T notes: Accelerated work means more closures on T
MBTA begins plans to replace North Station drawbridge
RESPONDING TO Gov. Charlie Baker’s urging to accelerate repairs even if that means more weekend and overnight closures, the MBTA announced a plan to step up work on the Red, Green and Orange lines.
The track replacement, debris removal, and station washing will require new weekend closures on the Orange Line from Tufts Medical to Sullivan, the Red Line from Broadway to Kendall, and the B and C branches of the Green Line during weekends this fall. That is in addition to previously scheduled work on the southwest corridor end of the Orange Line, the Mattapan trolley spur of the Red Line, and the D branch of the Green Line, which will be at least partially out of commission nearly every weekend in autumn.
The Fiscal and Management Control Board on Monday gave MBTA General Manager Steve Poftak the authority to renegotiate contracts to speed things up, and Poftak estimated that all the contractual changes would cost between $20 and $30 million.
Chief Administrator David Panagore said funding for the accelerated repairs could come from a service improvement “lock box” that includes fare hike revenue, and it could also be drawn from $50 million in budgetary surplus funds the governor wants to send to the T, or from an anticipated bump in sales tax receipts that would boost state assistance for the transit service.
Acknowledging the disruption riders will experience when lines are out of service, Poftak said the new closures will enable the T to replace 7,000 feet of track on the B and C branches along with intersection upgrades for those trolley lines, and replace 1,800 feet of Red Line track dating back to 1986 near Park Street and Downtown Crossing, and 2,250 feet of track on the Orange Line, including some installed in the 1970s.
“We’ve attempted to be thoughtful here about where we do it and when we do it,” Poftak said. He told reporters, “We’re also planning for 2020. What are other projects we can accelerate?”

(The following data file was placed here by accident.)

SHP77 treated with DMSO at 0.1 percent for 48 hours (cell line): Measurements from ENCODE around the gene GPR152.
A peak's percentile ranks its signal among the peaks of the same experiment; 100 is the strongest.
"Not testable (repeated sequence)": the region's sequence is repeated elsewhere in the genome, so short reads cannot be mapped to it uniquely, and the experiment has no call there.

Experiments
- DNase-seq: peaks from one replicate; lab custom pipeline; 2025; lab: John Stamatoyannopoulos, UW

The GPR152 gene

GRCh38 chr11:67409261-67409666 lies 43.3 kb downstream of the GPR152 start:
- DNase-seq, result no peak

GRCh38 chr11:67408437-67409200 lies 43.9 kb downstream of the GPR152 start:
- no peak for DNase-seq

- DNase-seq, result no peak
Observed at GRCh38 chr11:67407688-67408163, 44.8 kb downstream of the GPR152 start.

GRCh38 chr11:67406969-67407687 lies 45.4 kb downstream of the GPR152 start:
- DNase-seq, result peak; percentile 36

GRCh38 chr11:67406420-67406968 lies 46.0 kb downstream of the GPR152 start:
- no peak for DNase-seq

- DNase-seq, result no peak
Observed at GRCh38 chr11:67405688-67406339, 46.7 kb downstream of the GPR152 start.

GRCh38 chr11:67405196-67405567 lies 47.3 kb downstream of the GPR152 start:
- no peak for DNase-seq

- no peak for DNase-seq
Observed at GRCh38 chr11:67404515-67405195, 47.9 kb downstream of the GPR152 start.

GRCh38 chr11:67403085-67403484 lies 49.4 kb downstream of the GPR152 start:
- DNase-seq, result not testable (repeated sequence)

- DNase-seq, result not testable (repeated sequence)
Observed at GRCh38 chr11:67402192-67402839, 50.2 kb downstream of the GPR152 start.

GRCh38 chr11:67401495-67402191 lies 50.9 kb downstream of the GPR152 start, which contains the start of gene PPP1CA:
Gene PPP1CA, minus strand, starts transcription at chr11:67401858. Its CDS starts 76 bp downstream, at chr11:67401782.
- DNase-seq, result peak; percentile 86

One reason for shutting down service from Cambridge to South Boston on the Red Line is that repair crews have no way to bring their construction vehicles onto the subway from the downtown area, Poftak said. The T will also speed up work improving the elevator at Harvard Station, and repair tunnel leaks, clean up trash that can cause track fires, replace stairs and station maps, and improve wayfinding signs.
North Station drawbridge replacement
MBTA officials have begun sketching out plans for replacing old drawbridges over the Charles River, which will unlock more frequent train service for travel north of Boston.
The drawbridges just outside North Station carry four tracks across the river, and T officials are planning to replace them with a six-track span, or spans, that would also enable the number of operable tracks at North Station to climb to 12, up from the current 10.
The control board on Monday authorized a $38 million design contract for the projects to the firm STV; there is not yet an estimate on what construction would cost.
The upgrade would also improve signals, facilitate the potential electrification of the diesel commuter rail system, enable a pedestrian path over the Charles, and allow the drawbridge to be remotely operated.
Looking to the future, Joseph Aiello, the chairman of the T’s control board, wants transit officials to think about automation – reasoning that if self-driving cars are in store, then there may be opportunities for automation along the fixed routes the T services.
“Maybe we ought to be doing a feasibility study about the potential for automation,” Aiello said Monday during a discussion of the T’s five-year pro forma. “It’s not going to be popular, but let’s look at it.”
During the same discussion, Transportation Secretary Stephanie Pollack noted that the T’s future finances will vary depending on the structure of the next commuter rail contract.
A few months ago, Pollack appeared to hedge on whether the T would re-bid the contract with Keolis Commuter Services that ends in 2022, as she had earlier pledged, or simply re-hire Keolis.